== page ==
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Social dominance orientation and perceptions of women and men in management.

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dc.contributor.author Volpe, Vanessa M.
dc.date.accessioned 2012-05-17T19:06:41Z
dc.date.available 2012-05-17T19:06:41Z
dc.date.created 2000 en_US
dc.date.issued 2012-05-17
dc.identifier.uri http://hdl.handle.net/123456789/1046
dc.description vi, 78 leaves en_US
dc.description.abstract This study investigated current perceptions of women and men in management, and how Social Dominance Orientation (SDO) may be related to these views. More specifically, the purpose was to examine the similarity in ratings given to successful middle managers and each of the following categories: men in general, women in general, male managers, female managers, successful male managers, and successful female managers. Seventy-five individuals participated in this study and were selected from a medium sized university in the midwestern region of the United States and a large manufacturing company in the northeastern region of the United States. Results indicated that men scored significantly higher on SDO (M = 35.37, SD = 9.46) than women (M = 27.7, SD = 11.68), 1(71) = -7.66, 12 < .05.. Perceptions of men and women in management were examined in terms of male and female respondents, as well as high SDO and low SDO respondents. Intraclass correlation coefficients and Pearson product-moment correlation coefficents were used to analyze lack of direct relationships and linear relationships among ratings of successful middle managers and women in general, men in general, female managers, male managers, successful female mangers, and successful male managers. Intraclass correlations and Pearson correlations were converted to Fisher's z's to establish if there was greater resemblance between successful middle managers and a) men or women in general, b) male or female managers, and c) successful male or successful female managers. Among male, female, high SDO and low SDO respondents, ratings given to women had greater or equal resemblance to ratings given to successful middle managers when compared to ratings given to men and successful middle managers in almost all categories (i.e., "in general," as "managers," as "successful managers"). The presentation of performance ability did not appear to make a 4difference concerning enhanced positive perceptions toward women in terms of management potential as it has in previous research. en_US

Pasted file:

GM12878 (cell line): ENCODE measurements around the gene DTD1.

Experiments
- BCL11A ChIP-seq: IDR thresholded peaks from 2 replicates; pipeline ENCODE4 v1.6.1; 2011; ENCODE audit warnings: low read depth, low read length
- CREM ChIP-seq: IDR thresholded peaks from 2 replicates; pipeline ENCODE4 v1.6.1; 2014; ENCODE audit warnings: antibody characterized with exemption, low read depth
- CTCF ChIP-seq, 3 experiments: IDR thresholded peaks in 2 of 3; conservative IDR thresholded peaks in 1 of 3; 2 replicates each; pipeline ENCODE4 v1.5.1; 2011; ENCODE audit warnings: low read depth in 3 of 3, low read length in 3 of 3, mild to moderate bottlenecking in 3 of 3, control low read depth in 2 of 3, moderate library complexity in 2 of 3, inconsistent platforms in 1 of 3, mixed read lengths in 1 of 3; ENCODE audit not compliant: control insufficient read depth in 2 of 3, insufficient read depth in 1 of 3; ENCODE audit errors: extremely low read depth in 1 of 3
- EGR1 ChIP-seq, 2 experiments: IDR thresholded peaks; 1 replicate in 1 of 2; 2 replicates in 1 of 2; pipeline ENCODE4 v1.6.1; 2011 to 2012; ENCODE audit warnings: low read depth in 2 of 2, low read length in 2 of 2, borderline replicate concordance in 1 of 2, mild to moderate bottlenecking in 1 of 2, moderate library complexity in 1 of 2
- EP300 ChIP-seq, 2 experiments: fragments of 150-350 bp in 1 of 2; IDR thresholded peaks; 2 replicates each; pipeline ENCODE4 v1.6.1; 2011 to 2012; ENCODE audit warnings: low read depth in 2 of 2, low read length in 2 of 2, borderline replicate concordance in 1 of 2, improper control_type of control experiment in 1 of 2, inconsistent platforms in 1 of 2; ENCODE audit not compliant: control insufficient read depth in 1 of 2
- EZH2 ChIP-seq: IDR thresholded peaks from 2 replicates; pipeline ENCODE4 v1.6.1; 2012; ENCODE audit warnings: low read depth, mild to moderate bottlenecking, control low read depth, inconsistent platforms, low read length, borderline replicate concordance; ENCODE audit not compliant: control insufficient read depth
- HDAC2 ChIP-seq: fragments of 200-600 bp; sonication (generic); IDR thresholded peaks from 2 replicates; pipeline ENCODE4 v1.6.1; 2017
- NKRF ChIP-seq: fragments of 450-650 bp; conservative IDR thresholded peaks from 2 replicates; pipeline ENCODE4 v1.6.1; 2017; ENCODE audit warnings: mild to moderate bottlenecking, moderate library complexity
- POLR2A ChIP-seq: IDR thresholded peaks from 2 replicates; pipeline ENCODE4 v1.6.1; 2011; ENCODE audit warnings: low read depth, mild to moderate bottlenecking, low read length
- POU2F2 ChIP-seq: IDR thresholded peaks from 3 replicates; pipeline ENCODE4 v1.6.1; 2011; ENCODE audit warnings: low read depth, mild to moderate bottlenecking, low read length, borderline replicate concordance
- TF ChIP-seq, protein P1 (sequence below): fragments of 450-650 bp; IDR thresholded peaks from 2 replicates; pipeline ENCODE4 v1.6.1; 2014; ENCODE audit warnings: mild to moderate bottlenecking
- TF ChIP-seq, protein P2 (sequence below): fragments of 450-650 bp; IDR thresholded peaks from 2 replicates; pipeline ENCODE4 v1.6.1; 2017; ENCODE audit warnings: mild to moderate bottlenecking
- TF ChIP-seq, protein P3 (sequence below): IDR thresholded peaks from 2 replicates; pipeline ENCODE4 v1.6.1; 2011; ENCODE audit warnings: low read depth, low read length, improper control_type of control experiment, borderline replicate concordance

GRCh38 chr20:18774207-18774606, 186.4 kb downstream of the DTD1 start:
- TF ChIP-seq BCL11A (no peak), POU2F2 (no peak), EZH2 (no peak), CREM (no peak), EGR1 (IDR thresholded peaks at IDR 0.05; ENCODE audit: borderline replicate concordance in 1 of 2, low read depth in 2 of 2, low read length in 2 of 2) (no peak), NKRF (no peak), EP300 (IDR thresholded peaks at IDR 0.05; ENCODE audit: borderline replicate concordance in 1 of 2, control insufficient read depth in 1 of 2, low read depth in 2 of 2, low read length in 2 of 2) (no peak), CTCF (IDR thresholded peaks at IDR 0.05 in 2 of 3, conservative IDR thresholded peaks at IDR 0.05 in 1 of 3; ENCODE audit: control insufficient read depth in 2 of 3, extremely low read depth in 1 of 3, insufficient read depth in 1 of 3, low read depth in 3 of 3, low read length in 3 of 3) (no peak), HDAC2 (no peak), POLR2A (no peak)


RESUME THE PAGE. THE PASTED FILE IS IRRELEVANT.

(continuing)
dc.language.iso en_US en_US
dc.subject Women executives. en_US
dc.subject Executives-Sex differences. en_US
dc.title Social dominance orientation and perceptions of women and men in management. en_US
dc.type Thesis en_US
dc.college the teachers college en_US
dc.advisor Brian Schrader en_US
dc.department psychology en_US

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